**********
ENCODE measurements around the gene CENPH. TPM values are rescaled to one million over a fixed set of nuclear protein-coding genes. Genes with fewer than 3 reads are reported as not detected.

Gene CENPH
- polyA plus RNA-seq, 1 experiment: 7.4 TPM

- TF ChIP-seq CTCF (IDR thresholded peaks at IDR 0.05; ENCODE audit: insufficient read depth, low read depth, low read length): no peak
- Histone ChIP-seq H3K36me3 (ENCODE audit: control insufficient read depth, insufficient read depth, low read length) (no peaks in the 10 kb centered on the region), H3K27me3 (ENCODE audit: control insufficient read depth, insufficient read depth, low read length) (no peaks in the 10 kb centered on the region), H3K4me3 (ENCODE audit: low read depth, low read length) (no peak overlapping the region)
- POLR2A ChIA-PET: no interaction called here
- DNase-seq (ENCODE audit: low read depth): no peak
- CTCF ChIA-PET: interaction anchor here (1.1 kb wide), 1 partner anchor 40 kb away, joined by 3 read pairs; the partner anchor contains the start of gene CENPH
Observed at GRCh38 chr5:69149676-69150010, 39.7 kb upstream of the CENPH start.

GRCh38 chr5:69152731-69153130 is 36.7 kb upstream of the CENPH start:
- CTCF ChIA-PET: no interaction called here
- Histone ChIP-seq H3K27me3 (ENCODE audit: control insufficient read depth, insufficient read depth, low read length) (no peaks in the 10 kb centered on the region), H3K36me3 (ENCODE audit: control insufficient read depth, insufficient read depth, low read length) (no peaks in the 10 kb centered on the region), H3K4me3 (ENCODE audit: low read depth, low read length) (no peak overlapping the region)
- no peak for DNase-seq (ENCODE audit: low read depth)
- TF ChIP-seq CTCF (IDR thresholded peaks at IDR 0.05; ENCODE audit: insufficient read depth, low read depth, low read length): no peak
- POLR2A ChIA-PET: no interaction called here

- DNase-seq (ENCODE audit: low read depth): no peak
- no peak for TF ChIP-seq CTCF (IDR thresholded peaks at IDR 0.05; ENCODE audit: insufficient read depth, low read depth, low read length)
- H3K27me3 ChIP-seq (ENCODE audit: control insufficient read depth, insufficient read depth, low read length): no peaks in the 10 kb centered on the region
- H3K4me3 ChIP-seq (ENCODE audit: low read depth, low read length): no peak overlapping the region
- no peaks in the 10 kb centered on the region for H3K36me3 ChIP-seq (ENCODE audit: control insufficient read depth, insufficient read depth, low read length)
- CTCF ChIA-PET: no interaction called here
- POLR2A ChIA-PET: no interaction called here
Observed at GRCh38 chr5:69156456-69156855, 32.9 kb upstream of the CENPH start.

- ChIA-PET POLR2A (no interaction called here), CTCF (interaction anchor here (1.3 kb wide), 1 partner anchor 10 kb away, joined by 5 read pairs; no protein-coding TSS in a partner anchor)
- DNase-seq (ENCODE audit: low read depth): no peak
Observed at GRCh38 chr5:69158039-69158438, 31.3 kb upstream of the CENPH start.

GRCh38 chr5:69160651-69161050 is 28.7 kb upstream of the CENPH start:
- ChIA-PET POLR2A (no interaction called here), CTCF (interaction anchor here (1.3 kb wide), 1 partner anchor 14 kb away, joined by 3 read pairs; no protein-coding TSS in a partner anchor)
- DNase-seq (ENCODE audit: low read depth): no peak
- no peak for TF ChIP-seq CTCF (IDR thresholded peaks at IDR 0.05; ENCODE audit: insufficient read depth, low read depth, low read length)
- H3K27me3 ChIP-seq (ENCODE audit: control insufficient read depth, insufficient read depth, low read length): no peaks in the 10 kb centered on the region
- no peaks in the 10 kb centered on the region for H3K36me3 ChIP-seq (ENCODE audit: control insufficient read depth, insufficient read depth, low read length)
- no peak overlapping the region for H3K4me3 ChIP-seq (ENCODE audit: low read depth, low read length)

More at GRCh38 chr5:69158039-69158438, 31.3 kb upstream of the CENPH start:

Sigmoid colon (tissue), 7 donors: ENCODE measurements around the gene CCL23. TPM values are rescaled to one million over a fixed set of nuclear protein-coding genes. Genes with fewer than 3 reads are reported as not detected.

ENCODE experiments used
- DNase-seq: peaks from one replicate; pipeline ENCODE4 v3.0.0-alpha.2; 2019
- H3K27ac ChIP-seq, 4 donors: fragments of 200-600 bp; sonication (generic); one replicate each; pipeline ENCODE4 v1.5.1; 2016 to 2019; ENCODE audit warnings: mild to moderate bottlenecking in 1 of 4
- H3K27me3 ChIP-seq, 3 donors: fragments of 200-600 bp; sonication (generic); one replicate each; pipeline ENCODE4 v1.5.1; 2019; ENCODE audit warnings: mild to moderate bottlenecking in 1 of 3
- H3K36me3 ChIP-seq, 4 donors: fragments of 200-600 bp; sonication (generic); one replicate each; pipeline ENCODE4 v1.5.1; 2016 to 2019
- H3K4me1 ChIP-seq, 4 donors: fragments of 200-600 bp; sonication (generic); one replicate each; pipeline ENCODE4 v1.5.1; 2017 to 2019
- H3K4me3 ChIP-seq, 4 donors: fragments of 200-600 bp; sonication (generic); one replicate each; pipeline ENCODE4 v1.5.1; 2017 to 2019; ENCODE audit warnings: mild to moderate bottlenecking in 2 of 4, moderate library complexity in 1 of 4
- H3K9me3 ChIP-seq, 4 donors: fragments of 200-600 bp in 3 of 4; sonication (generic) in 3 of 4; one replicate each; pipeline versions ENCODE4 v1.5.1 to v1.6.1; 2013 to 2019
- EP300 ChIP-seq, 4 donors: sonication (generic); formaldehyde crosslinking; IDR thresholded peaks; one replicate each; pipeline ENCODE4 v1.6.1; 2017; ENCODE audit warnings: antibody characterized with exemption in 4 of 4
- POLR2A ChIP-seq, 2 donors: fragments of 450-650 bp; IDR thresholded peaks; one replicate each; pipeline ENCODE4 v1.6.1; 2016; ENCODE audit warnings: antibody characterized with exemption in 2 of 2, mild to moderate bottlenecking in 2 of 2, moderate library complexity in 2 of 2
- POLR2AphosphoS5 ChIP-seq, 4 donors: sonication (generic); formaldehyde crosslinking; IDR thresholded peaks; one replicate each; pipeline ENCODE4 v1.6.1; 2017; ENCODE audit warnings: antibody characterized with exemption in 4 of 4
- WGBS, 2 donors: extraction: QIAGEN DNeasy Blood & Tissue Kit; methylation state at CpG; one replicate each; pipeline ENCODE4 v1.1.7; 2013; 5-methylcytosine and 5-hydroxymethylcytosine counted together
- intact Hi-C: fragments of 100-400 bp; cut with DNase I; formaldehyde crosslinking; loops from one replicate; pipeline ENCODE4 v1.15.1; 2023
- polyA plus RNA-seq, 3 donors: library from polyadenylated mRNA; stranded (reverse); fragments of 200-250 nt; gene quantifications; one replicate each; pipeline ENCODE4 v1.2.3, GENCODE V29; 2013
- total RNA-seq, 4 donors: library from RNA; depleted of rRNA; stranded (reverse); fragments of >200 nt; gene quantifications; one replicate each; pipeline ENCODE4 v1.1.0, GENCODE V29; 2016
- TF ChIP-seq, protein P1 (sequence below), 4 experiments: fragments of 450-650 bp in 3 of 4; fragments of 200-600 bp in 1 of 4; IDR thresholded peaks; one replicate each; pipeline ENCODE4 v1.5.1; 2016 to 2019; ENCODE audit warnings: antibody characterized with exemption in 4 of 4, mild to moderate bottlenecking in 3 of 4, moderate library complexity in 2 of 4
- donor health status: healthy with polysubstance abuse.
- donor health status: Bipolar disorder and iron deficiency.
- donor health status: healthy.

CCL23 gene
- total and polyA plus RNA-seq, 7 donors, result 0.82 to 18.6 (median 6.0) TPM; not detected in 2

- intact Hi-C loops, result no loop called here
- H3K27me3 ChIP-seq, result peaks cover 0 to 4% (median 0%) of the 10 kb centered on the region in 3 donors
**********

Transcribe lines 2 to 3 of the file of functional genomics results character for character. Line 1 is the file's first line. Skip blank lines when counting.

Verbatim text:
Gene CENPH
- polyA plus RNA-seq, 1 experiment: 7.4 TPM